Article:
4. Test Capacitor (basic DEAD-OR ALIVE) using an analog multi-meter (up to 150 microfarad's)
An analog multi-meter may be used to test capacitor condition for a dead-or-alive basic test. Start by setting the meter to "Ohms" at 1k scale. Conecting the probes to each side of the capacitor's terminals (measure across the capacitor as if it were a battery), you will be watching for a specific sequence of needle movement.Note: AC capacitors used for electric motors are non-polarized and therefore do not have a positive or negative terminal. It does not matter which terminal orientation you use to test capacitor condition.If the needle quickly starts at zero then rises in resistance as a charge builds, the test capacitor is likely still good. If the resistance falls to zero and does not climb, the capacitor is bad. If the capacitor has no continuity as in no connection across the terminals, the capacitor is also bad.
5. Test Capacitor (specific value) using a digital multi-meter
Many mid level digital multi-meters provide the ability to measure actual capacitance value of a test capacitor. Connect the probes to the capacitor's terminals, set the meter to test capacitor, and read the value displayed. Most capacitors will have a manufactured tolerance (accuracy of actual value compared to actual value) when new of +/-5% or less as compared to the marked value. Capacitors generally fall in value as they wear and should be replaced once a test capacitor has fallen below this range.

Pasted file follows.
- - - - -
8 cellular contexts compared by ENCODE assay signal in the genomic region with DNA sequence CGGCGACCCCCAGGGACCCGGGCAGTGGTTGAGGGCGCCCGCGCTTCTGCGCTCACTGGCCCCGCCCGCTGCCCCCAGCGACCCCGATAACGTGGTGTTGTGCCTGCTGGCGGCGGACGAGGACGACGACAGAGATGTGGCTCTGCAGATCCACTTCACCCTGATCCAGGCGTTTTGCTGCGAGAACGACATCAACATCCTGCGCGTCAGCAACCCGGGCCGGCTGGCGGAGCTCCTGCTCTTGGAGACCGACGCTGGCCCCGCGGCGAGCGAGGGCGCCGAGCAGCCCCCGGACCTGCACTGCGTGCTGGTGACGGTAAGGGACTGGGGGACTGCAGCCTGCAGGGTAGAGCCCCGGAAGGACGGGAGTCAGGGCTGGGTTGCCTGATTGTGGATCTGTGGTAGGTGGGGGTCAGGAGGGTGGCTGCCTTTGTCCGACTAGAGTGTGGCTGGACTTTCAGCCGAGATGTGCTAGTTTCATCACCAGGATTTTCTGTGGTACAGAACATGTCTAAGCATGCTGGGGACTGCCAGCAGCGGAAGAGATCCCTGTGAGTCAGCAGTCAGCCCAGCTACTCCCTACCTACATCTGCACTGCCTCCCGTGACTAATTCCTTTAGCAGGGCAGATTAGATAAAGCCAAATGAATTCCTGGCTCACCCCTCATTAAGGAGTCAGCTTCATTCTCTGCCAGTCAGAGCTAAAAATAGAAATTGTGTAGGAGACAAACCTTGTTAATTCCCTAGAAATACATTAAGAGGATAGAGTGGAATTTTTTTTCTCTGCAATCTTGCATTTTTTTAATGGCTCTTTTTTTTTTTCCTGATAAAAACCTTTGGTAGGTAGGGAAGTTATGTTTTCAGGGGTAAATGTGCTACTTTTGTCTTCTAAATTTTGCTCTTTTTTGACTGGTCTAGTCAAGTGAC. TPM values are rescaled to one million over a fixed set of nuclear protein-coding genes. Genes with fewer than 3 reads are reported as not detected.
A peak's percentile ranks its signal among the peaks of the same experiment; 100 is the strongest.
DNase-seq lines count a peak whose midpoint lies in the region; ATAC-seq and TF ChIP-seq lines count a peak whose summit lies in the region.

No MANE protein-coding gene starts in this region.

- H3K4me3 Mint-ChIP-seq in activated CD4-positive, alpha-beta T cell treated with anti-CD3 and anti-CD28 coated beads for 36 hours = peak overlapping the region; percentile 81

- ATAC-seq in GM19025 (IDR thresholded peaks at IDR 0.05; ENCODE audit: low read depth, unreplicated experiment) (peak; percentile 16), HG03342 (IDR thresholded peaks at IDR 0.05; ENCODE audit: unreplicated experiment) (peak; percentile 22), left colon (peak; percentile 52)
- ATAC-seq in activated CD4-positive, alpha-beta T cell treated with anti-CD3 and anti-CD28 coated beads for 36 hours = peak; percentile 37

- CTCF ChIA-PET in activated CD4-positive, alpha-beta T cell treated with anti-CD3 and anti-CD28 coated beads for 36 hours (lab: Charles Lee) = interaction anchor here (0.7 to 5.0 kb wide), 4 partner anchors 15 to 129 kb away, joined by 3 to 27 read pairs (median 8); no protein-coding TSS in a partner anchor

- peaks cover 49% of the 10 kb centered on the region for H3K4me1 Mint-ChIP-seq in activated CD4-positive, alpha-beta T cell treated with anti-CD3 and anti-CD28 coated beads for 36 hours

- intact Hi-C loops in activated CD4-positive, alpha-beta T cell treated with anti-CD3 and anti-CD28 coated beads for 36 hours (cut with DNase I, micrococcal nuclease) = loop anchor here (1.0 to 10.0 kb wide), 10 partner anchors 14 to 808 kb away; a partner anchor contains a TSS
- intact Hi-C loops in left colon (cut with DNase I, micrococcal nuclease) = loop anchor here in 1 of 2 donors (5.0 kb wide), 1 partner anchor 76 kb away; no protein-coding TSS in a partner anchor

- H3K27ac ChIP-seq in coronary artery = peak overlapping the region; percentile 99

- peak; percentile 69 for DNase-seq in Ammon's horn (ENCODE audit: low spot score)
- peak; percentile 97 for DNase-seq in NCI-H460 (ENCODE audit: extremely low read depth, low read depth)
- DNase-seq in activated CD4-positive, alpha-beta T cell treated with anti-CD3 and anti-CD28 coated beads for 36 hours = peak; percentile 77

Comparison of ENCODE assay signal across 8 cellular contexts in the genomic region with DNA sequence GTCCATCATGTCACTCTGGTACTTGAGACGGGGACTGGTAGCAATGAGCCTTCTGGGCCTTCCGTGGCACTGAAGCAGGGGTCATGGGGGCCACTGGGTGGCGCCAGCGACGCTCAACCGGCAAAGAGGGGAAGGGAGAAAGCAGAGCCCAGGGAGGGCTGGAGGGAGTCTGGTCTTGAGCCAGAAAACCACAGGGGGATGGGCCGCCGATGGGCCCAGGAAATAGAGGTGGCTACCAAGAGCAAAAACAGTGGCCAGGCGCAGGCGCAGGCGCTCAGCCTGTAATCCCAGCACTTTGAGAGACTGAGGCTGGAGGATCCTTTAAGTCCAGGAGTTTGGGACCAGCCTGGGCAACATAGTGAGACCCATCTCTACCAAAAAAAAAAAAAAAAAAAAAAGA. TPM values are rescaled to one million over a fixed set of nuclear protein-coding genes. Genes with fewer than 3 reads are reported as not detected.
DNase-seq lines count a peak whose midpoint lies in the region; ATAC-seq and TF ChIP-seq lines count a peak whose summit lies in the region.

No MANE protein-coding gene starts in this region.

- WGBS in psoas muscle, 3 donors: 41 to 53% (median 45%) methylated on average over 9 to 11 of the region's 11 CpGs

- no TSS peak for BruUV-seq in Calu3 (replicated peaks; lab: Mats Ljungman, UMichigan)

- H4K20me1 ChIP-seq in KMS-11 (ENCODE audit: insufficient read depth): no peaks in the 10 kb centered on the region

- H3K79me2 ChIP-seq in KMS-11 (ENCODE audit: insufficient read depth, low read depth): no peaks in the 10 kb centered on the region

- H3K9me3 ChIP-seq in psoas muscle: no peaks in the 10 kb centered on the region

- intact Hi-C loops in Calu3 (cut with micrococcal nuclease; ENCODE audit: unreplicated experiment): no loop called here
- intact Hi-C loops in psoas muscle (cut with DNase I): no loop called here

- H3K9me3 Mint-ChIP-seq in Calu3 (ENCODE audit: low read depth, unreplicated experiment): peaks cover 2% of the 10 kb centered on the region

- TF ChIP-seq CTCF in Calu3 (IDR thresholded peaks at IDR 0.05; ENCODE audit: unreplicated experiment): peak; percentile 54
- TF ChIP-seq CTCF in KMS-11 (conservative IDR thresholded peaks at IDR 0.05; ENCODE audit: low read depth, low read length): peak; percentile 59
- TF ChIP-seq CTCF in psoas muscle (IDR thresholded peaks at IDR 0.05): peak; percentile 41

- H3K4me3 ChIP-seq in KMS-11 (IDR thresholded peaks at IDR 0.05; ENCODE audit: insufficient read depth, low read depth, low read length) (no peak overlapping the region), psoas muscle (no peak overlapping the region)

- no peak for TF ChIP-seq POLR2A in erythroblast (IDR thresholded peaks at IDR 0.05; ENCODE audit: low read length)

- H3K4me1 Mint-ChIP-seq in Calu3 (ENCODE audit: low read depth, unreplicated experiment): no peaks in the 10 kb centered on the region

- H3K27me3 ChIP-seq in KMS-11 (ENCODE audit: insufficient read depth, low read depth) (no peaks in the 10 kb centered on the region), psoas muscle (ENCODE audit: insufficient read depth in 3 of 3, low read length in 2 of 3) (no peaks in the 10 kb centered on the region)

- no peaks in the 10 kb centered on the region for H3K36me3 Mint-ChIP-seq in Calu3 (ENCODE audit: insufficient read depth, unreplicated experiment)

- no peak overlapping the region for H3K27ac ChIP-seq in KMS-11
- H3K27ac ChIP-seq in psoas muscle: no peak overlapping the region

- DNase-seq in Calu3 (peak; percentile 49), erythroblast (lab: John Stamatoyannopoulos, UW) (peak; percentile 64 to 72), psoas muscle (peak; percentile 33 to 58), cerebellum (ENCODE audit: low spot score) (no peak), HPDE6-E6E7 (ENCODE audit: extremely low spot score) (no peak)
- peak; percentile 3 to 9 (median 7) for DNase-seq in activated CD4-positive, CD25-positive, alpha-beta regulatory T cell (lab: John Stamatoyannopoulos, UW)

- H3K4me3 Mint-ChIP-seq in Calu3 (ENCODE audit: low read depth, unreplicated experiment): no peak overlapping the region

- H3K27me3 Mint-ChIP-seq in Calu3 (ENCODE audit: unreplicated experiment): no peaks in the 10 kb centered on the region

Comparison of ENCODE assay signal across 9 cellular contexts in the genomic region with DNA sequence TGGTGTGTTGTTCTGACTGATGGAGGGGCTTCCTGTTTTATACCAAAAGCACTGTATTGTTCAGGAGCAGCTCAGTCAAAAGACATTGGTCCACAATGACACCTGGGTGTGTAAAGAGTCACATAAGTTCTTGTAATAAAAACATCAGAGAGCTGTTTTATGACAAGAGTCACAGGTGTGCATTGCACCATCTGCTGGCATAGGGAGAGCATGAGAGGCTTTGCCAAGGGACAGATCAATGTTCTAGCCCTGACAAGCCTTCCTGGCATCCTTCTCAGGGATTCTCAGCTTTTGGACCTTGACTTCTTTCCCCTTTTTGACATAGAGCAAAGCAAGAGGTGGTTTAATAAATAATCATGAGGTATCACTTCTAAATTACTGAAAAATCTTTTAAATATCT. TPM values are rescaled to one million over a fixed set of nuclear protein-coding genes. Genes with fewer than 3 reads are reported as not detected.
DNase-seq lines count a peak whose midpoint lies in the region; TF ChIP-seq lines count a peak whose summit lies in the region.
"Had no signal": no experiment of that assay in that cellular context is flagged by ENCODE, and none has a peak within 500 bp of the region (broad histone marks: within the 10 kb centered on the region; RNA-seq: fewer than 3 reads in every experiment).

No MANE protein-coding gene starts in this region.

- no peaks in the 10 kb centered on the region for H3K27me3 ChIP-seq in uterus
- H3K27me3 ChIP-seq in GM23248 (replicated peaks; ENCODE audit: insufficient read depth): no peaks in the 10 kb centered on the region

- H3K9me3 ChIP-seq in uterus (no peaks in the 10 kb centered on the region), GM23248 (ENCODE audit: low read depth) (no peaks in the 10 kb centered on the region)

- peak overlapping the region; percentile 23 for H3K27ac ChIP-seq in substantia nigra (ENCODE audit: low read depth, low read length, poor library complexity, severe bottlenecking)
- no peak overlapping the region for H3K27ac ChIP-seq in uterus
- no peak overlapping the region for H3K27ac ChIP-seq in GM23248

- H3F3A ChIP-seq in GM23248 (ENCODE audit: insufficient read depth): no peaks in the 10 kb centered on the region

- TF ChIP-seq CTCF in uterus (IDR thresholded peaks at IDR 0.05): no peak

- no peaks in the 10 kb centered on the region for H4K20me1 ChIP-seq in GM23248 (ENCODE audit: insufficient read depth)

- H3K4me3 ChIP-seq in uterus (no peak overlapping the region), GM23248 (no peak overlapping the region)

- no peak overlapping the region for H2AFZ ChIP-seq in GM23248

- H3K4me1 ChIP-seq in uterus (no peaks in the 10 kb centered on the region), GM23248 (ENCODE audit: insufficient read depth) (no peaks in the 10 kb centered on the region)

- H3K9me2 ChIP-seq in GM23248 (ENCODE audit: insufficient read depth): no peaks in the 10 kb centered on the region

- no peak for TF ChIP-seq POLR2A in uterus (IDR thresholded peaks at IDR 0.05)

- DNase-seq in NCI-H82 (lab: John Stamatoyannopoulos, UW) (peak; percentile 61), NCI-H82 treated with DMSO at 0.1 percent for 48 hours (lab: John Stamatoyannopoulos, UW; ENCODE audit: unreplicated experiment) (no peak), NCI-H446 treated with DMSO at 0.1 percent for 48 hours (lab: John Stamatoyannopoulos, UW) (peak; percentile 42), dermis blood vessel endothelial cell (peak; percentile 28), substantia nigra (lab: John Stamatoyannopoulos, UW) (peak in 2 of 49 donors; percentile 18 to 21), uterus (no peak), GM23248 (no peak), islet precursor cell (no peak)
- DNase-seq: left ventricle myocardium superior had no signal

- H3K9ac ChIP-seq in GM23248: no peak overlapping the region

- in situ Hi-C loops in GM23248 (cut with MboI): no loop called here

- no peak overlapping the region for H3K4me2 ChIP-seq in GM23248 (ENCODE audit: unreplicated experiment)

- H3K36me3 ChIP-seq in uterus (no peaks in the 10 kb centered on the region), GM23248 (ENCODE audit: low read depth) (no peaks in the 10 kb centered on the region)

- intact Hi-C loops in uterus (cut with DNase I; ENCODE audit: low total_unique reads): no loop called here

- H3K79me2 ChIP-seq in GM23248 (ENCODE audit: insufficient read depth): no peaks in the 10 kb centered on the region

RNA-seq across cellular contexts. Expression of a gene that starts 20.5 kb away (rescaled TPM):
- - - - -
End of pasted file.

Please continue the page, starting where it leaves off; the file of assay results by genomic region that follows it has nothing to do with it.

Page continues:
ac motor running capacitor: http://www.dfcapacitor.com/Ac+motor+running+capacitor/
fan capacitor: http://www.dfcapacitor.com/Fan+capacitor/
air conditioner capacitor: http://www.dfcapacitor.com/Air+condition+capacitor/
lighting capacitor: http://www.dfcapacitor.com/Lighting+capacitor/
motor starting capacitor: http://www.dfcapacitor.com/Motor+starting+capacitor/
power capacitor: http://www.dfcapacitor.com/power+capacitor